November 14, 2007

Global Warming Campus Teach-In At CU

**Update--cufocusthenation.com has gone live:
Why we need a teach-in

The CU Environmental Center knows the challenge of getting students to pay attention to and be motivated by climate change. From surveys we know many students are under-educated or misinformed on the causes and wide-ranging implications of climate change that will invariably impact their professional and personal lives.

We stand at a unique moment in human history. Decisions that are ours to make today – to stabilize climate change pollution and invest in clean energy solutions – will have a profound impact on every human being. We owe our young people one day of focused discussion on climate change solutions for America.

More than just one day, Focus the Nation is an unprecedented educational initiative, to-date involving over a thousand colleges, universities, high schools, middle schools, faith groups, civic organizations and businesses.

Focus the Nation is a catalyzing force shifting the national conversation about climate change towards a determination to face this challenge.

"At CU, we will be organizing a "teach-in" on that date, meaning that no student, faculty, or staff member should be able to go through campus without encountering the topic of climate change."



Hoping to spread the indoctrination to schools across the nation on January 31, 2008 (from a CU email):
Fellow graduate students --

I am working with the Environmental Center on campus to promote Focus the Nation, a nationwide effort to designate one day (January 31, 2008) to discussing climate change and the relevant challenges that face us.

At CU, we will be organizing a "teach-in" on that date, meaning that no student, faculty, or staff member should be able to go through campus without encountering the topic of climate change. The primary way of meeting that goal is to have faculty members -- and TAs/graduate instructors -- incorporate the topic into their class activities. This is by no means limited to departments such as Environmental Studies or Atmospheric Chemistry; in fact, the idea is to get students who are not normally studying climate change to understand its relevance to all of our lives.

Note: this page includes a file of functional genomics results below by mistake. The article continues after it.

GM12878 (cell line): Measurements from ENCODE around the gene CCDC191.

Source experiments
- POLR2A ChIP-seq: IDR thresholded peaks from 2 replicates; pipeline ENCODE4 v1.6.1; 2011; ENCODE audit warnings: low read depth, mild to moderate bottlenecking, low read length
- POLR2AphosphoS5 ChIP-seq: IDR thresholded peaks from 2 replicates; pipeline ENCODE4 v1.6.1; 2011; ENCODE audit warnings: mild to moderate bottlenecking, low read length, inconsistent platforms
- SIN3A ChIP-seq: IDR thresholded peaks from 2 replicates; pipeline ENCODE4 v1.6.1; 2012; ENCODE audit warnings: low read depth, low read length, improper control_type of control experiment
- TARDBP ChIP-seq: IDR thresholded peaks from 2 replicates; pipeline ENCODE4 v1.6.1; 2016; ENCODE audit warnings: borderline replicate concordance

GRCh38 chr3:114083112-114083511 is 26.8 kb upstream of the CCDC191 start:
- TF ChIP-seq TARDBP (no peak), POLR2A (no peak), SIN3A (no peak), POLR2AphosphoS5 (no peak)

I've attached a flyer with more information. How can grad students help with this effort?

1. Commit to incorporating climate change into your recitation or class and register on http://www.cufocusthenation.com.

2. Help convince faculty to join in the effort and incorporate climate change into their courses.

3. Come up with ideas of how to teach/discuss climate change in your discipline.

4. Volunteer to help Focus the Nation's Graduate Student Outreach Committee (i.e., me)!

Please let me know if you have any questions or are looking for more ways to help.

Thanks,
Eric

--
Eric Gordon
Candidate for Master of Science
Environmental Studies Program
University of Colorado at Boulder
As far as I can tell, this is still in the germinal stage, with an update promised on November 15. It may be too late, however. The tipping point has already been reached (no, not that tipping point).

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